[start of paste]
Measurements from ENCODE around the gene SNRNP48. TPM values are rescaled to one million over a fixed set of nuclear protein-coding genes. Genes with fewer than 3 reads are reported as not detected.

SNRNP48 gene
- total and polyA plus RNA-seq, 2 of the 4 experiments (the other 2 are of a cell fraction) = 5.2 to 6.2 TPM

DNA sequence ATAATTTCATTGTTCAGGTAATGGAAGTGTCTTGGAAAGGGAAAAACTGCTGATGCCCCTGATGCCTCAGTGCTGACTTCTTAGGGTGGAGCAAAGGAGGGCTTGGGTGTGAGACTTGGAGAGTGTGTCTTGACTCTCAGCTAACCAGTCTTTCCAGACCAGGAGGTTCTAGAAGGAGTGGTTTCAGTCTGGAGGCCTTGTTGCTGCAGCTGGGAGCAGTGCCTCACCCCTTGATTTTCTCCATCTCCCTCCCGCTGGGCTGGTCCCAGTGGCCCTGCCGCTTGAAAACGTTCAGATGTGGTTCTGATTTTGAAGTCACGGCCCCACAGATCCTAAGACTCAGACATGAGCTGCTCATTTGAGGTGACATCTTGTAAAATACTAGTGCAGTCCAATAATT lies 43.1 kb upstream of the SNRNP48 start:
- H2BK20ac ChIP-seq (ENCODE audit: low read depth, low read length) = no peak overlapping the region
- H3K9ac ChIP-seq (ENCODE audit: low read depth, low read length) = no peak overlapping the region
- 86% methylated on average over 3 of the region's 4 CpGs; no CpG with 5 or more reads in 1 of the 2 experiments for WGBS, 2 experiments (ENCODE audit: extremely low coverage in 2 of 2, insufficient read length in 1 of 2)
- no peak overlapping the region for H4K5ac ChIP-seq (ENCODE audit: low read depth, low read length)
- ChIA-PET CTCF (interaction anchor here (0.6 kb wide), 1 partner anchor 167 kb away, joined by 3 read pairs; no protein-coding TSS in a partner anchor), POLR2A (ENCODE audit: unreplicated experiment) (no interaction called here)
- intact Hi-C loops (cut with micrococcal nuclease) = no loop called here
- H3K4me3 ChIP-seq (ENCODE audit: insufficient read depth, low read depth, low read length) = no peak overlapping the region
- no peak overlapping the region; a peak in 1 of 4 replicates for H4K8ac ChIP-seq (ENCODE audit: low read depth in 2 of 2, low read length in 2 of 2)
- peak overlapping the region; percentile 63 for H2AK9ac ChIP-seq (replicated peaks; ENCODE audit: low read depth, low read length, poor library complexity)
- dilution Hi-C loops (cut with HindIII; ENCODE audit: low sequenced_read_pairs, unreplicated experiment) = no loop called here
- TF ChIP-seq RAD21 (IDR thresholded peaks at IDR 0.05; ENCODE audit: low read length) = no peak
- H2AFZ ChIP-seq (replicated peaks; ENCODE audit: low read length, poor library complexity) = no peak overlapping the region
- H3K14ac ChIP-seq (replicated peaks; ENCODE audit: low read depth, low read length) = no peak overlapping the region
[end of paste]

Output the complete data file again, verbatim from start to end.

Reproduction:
Measurements from ENCODE around the gene SNRNP48. TPM values are rescaled to one million over a fixed set of nuclear protein-coding genes. Genes with fewer than 3 reads are reported as not detected.

SNRNP48 gene
- total and polyA plus RNA-seq, 2 of the 4 experiments (the other 2 are of a cell fraction) = 5.2 to 6.2 TPM

DNA sequence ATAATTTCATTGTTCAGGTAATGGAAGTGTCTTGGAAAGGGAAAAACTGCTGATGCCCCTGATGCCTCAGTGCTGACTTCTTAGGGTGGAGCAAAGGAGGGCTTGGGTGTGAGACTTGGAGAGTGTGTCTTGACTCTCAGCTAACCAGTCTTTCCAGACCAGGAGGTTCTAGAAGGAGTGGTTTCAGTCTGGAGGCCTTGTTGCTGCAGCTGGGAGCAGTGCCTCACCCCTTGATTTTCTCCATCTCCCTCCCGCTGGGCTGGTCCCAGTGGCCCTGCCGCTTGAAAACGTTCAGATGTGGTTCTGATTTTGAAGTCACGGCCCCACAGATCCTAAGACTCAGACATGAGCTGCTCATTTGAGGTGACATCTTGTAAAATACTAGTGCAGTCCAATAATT lies 43.1 kb upstream of the SNRNP48 start:
- H2BK20ac ChIP-seq (ENCODE audit: low read depth, low read length) = no peak overlapping the region
- H3K9ac ChIP-seq (ENCODE audit: low read depth, low read length) = no peak overlapping the region
- 86% methylated on average over 3 of the region's 4 CpGs; no CpG with 5 or more reads in 1 of the 2 experiments for WGBS, 2 experiments (ENCODE audit: extremely low coverage in 2 of 2, insufficient read length in 1 of 2)
- no peak overlapping the region for H4K5ac ChIP-seq (ENCODE audit: low read depth, low read length)
- ChIA-PET CTCF (interaction anchor here (0.6 kb wide), 1 partner anchor 167 kb away, joined by 3 read pairs; no protein-coding TSS in a partner anchor), POLR2A (ENCODE audit: unreplicated experiment) (no interaction called here)
- intact Hi-C loops (cut with micrococcal nuclease) = no loop called here
- H3K4me3 ChIP-seq (ENCODE audit: insufficient read depth, low read depth, low read length) = no peak overlapping the region
- no peak overlapping the region; a peak in 1 of 4 replicates for H4K8ac ChIP-seq (ENCODE audit: low read depth in 2 of 2, low read length in 2 of 2)
- peak overlapping the region; percentile 63 for H2AK9ac ChIP-seq (replicated peaks; ENCODE audit: low read depth, low read length, poor library complexity)
- dilution Hi-C loops (cut with HindIII; ENCODE audit: low sequenced_read_pairs, unreplicated experiment) = no loop called here
- TF ChIP-seq RAD21 (IDR thresholded peaks at IDR 0.05; ENCODE audit: low read length) = no peak
- H2AFZ ChIP-seq (replicated peaks; ENCODE audit: low read length, poor library complexity) = no peak overlapping the region
- H3K14ac ChIP-seq (replicated peaks; ENCODE audit: low read depth, low read length) = no peak overlapping the region